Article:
Bitcoin futures surge 21 per cent on debut

NEW YORK/SYDNEY: Bitcoin futures jumped more than 20 per cent in their eagerly anticipated US debut, which backers hope will encourage wider use and legitimacy for the world’s largest cryptocurrency even as critics warn of the risk of a bubble and price collapse.
The launch on Sunday night may have caused an early outage of the Chicago-based CBOE Global Markets’website. The exchange said that due to heavy traffic on the CBOE Global Markets website, the site “may be temporarily unavailable.”
The one-month bitcoin contract opened trade at 6 pm at $15,460, dipped briefly and then rose to a high of $18,700.
As of 0630 GMT, it was up 17 per cent from the open at $18,140, with 2,368 contracts traded.
On the Luxembourg-based Bitstamp, bitcoin prices surged 9.6 per cent to $16,100. It is up more than 1,400 per cent so far in 2017, and its gains in the past month have been rapid.
Experts had worried that the risks associated with the currency’s Wild West-like nature could overshadow the futures debut. Bitcoin tumbled 20 per cent in 10 hours on Friday.
“Even if there is an institution or institutional-sized trader out there, they are going to want to make sure that the mechanics work first, just for the futures,” said Ophir Gottlieb, chief executive officer of Los Angeles-based Capital Market Laboratories.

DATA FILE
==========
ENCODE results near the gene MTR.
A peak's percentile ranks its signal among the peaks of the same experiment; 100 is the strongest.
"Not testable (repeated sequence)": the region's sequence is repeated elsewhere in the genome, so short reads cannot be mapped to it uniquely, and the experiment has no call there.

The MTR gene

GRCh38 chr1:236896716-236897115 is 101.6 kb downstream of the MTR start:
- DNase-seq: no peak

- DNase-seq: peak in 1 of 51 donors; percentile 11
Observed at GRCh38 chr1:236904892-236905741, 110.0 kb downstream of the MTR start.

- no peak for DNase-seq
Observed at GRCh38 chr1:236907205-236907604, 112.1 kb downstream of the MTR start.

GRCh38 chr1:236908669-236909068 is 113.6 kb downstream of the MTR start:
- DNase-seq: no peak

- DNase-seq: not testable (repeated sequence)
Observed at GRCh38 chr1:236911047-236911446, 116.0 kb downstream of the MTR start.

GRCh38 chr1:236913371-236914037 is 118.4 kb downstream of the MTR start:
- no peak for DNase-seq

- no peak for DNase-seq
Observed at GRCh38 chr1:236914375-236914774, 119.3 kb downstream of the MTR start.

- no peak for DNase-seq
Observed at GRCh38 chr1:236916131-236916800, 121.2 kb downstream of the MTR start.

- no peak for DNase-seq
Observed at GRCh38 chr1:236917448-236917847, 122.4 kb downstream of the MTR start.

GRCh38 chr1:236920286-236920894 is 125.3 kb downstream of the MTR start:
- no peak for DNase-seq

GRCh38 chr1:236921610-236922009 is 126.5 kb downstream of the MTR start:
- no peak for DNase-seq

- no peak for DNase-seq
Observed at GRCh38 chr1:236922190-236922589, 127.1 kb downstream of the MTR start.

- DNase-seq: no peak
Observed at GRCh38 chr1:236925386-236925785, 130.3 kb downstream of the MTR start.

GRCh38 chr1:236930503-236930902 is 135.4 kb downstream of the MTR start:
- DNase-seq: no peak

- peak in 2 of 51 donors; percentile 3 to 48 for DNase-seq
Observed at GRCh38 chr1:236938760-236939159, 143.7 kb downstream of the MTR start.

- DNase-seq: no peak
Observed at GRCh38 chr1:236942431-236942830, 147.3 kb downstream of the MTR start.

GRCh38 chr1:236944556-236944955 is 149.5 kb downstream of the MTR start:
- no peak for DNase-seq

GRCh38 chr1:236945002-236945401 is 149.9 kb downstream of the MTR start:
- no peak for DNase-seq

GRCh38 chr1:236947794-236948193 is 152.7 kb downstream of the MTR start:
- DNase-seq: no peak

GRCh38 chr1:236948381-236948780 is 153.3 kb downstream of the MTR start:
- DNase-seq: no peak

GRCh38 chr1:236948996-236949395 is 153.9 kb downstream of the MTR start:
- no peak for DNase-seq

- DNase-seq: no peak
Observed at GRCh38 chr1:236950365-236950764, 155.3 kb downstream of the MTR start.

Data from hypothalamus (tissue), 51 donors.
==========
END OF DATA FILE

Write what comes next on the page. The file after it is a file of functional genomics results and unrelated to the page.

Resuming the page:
“I think the excitement will come when the futures market is established. That can take a few days,” Gottlieb added.
The futures are cash-settled contracts based on the auction price of bitcoin in US dollars on the Gemini Exchange, which is owned and operated by virtual currency entrepreneurs and brothers Cameron and Tyler Winklevoss. Bitcoin was quoted at $16,355 on the Gemini exchange.
Market participants said the launch of the futures contract wouldn’t necessarily reduce volatility in the cryptocurrency.
“There are no ways to arbitrage between the market and other exchanges, CBOE cannot settle Bitcoin as far as I know,” said Leonhard Weese, president of the Bitcoin Association of Hong Kong, referring to sharp differences in bitcoin prices worldwide.
“Regular bitcoin traders don’t have access to it, and the trading desks that use the futures market don’t have access to bitcoin.”
While bitcoin’s price rise mystifies many, its origins have been the subject of much speculation.
It was set up in 2008 by someone or some group calling themselves Satoshi Nakamoto, and was the first digital currency to successfully use cryptography to keep transactions secure and hidden, making traditional financial regulation difficult if not impossible. — Reuters